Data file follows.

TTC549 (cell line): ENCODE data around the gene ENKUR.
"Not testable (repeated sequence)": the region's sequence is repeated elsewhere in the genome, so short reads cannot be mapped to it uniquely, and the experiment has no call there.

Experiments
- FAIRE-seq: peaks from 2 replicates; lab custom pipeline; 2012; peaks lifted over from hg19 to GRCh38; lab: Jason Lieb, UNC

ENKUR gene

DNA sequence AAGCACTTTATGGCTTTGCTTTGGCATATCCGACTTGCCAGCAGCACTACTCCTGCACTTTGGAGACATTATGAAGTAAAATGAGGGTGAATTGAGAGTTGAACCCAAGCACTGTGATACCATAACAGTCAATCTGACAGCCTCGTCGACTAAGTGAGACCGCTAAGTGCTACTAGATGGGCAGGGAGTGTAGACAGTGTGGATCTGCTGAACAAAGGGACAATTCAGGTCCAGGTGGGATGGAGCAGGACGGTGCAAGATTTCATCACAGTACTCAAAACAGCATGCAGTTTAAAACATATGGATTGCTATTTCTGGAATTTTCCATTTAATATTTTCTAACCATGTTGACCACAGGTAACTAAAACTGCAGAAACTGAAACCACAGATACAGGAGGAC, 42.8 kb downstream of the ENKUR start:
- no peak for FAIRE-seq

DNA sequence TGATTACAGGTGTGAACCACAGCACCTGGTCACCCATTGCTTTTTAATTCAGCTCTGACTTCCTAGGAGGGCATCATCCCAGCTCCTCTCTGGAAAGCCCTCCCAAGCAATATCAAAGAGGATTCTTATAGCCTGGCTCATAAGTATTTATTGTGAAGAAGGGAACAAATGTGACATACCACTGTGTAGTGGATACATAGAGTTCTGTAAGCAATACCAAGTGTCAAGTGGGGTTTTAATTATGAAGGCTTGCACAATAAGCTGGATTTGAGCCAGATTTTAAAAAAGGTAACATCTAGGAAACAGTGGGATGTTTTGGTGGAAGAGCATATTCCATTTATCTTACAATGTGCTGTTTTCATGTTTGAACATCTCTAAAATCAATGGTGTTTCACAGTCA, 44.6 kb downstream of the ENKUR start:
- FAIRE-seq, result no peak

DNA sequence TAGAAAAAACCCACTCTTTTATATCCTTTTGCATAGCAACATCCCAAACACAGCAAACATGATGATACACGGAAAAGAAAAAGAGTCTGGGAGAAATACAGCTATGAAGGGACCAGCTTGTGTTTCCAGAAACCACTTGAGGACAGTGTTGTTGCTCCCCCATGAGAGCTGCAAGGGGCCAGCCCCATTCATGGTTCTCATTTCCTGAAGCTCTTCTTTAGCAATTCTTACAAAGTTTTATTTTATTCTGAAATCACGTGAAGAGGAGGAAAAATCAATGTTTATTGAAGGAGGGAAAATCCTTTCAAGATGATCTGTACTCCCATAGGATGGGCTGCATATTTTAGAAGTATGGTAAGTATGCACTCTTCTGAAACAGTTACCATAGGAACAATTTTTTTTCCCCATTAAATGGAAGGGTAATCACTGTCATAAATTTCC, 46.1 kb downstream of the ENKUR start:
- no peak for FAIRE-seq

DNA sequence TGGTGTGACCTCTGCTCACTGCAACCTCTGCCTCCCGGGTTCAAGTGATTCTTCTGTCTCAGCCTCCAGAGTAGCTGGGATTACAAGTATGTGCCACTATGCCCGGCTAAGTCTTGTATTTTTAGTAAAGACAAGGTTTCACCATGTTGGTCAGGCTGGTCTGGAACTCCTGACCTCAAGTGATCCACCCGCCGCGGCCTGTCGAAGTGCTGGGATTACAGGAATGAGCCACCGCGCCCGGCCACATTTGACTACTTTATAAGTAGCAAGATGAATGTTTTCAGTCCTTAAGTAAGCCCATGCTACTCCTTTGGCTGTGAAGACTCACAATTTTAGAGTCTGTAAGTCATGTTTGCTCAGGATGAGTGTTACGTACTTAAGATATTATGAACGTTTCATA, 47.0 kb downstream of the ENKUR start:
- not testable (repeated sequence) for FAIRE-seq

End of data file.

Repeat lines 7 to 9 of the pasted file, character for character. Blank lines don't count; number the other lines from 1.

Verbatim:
- no peak for FAIRE-seq

DNA sequence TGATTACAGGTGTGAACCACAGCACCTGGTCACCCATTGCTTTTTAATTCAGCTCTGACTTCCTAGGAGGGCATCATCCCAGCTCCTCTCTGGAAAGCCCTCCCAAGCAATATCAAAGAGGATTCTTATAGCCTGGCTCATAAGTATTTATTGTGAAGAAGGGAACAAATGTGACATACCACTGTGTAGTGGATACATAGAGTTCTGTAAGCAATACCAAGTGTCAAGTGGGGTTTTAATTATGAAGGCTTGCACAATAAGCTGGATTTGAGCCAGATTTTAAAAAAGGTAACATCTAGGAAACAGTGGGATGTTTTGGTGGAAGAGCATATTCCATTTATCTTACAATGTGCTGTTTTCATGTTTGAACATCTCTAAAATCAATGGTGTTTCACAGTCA, 44.6 kb downstream of the ENKUR start:
- FAIRE-seq, result no peak